Despite my mother’s and Chuquín’s odd Anglo-Saxon convergence, though, there was one critical difference between them. My mother’s belief in England as the bastion of civilization was tempered (Chuquín would’ve probably said corrupted) by her preference for the U.S. As she liked to say to her faithful cadre of girlfriends over Darjeeling tea and homemade butter cookies, “I think we can agree that the English Empire has been successfully replaced by the American, which lacks class, no doubt, but it’s decisively more future-oriented, don’t you agree?”

By training with Chuquín, anyway, I wasn’t only being prepared to be the next Peruvian tennis champ, I was being groomed to be “a perfect English gentleman,” an ontological category I couldn’t have cared less about. What was important to me, and probably the only reason their Anglo-Saxon conspiracy worked so well, was that nothing in the realm of physical activity, aside from masturbation and cumbia dancing, gave me as much pleasure. Call it a precocious, perverted proclivity toward banal hedonism, but getting up at six every morning to run after a ball had to be one of my most consistent sources of joy as a child and teenager. And although I often pretended to be annoyed by having to be up and ready to walk out the door by Chuquín’s second ringing of the bell (daylight not yet the victor over darkness outside my bedroom window), I looked forward to playing tennis every morning with undiminished enthusiasm.

Before the actual tennis lesson, though, the two of us had to parade. Dressed in white and wearing shorts, let’s say we stood out from the other early risers “like a pair of fags in a whorehouse,” as my friends liked to say. Yet we kept on walking as proud as could be. Which was the only way Chuquín knew how to walk anyway—pretending we were strolling down the streets of Wimbledon or Oxford and that playing tennis first thing in the morning was as established a local tradition as flying kites after school in the spring, escaping to the beach in the summer, crashing parties on weekends, flirting during Sunday communion, and going back home feeling totally purified, eager to start sinning from scratch once again.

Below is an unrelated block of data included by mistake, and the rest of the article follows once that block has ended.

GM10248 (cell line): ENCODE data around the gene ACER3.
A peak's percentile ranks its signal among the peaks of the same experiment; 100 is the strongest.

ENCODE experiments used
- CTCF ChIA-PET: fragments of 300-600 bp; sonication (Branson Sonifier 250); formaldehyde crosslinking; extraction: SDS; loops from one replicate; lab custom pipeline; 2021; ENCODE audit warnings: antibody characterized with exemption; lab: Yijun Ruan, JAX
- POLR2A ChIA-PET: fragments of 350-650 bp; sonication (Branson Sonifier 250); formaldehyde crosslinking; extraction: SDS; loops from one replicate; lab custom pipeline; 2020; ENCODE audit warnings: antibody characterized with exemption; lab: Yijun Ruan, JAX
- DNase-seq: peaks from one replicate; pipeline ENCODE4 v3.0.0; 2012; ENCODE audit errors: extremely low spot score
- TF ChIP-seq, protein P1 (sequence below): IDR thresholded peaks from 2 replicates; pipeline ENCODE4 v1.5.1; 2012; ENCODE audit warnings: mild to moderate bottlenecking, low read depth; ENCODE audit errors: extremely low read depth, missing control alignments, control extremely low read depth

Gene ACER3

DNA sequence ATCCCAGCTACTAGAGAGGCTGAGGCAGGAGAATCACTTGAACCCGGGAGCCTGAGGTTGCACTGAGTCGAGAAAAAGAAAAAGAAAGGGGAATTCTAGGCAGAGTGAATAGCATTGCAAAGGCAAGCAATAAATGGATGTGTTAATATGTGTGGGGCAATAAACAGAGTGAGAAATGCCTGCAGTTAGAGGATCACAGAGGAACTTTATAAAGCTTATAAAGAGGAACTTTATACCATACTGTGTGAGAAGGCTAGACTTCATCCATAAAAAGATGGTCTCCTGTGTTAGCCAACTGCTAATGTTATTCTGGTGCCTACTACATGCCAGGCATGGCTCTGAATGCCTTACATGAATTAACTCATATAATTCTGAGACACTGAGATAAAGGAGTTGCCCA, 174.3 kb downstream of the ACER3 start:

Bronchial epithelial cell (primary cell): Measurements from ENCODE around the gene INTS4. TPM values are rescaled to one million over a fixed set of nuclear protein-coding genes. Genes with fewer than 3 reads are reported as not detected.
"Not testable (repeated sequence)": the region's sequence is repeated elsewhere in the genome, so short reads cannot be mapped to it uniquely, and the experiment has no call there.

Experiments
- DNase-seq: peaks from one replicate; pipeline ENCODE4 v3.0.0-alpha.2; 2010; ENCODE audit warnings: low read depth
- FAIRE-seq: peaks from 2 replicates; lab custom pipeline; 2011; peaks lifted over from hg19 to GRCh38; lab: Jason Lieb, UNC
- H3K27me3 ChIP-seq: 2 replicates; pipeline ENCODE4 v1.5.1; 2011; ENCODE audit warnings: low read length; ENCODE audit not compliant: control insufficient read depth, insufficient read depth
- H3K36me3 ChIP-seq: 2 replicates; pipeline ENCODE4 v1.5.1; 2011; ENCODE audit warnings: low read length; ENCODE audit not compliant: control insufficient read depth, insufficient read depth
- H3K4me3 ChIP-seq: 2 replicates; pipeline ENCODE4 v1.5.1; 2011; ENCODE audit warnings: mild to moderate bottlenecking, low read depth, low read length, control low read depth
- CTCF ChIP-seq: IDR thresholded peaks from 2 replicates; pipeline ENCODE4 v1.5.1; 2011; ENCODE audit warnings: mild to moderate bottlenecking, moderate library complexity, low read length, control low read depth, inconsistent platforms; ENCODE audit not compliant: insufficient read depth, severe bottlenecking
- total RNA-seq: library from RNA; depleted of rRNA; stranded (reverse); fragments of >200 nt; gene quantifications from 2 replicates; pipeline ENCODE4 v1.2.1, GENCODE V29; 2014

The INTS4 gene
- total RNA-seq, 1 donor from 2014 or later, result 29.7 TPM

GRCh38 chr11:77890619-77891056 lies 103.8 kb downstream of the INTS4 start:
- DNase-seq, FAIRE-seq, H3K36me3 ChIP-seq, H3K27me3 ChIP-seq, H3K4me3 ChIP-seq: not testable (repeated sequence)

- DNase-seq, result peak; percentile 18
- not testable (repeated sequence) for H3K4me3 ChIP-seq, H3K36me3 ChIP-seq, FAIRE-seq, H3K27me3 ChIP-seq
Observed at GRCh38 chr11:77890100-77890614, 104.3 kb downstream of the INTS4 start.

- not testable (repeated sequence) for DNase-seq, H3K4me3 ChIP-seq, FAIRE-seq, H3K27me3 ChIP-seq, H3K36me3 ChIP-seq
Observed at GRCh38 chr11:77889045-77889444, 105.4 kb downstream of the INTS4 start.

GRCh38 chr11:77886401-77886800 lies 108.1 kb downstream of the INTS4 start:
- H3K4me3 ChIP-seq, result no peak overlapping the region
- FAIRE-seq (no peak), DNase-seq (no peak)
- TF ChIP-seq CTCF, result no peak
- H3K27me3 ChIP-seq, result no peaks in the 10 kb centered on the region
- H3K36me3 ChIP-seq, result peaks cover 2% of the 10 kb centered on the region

One more crucial detail, Chuquín walked joined at the hip to this gigantic two-speed bicycle packed like a burro with old rackets and dark, hairless tennis balls coming out of ripped plastic bags. And as he walked, he had to lecture me (and anybody who could hear him), about his favorite subject: the art of winning.

“’Cause to tell you the truth, Henry, I’d rather lose with style than win without it.”

I was always Henry to Chuquín. Never Quique or Enrique. Sometimes Henry V or VIII, depending on his mood.

“I mean anybody can win. But to do it with style, well, that’s the most difficult thing to master in life, Henry. The most, most difficult.”

“Your grandfather Enrique was the best tennis player ever in Tacna and Arica, you know that, right?”

“I know, Mom. You’ve told me that a million times.”

“Well, I just want to make sure you’re a good keeper of the torch, okay? Your brother is so useless, my God.”

“You also told me he was an incredible singer and guitar player. How come you never want me to play the guitar?”

“I’ve told you, honey. Your grandma suffered too much because of it. He’d disappear for days on end. He’d go from one party to the next, non-stop. Everybody wanted him playing and singing waltzes at their parties. He didn’t know how to say no. I just don’t want you imitating his bad side. Do you understand, dear?”

I didn’t.

Actually, I didn’t want to.

Maybe I should say, I simply couldn’t. By the end of high school, I was the lead singer and bass player for Los Conchesumadres (The Motherfuckers), the most foul-mouthed, underground, garage-cumbia band in the history of Tacna. I wasn’t any good at it, but it didn’t matter. We played anti-establishment cumbia. It was meant to provoke and torment. We were ahead of our time, even ahead of the Brits and the Americans who hadn’t yet come up with punk rock. Anyway, I suspected she knew about my fertile underground punk-cumbia life. I also trusted she’d never mention it.

We had an understanding. It was written on the invisible pages of our mother-son contract. There were subjects tacitly deemed unsuitable for our late-night conversations. My grandmother’s blackness, item number one on the list. My aunt Rosamelia’s sexual preference for women, also number one. And another number one, the unspoken prohibition to mention my grandfather’s controversial-heroic-anti-heroic death. In general, though, anything my mother considered distasteful was barred from our nightly chats. As she liked to say to me in a slightly affected confessional tone, “Please, darling, just tell me beautiful, happy stories. There’s already enough ugliness and tragedy in this world.”

Dutifully, responsibly, obligingly, I stuck to the permissible and avoided the taboo. You could say I made an art form of it.

The Unthinkable Future, the Indiscernible Present, the Past’s Insufferable Weight

“So what do you think about going to study abroad, darling?”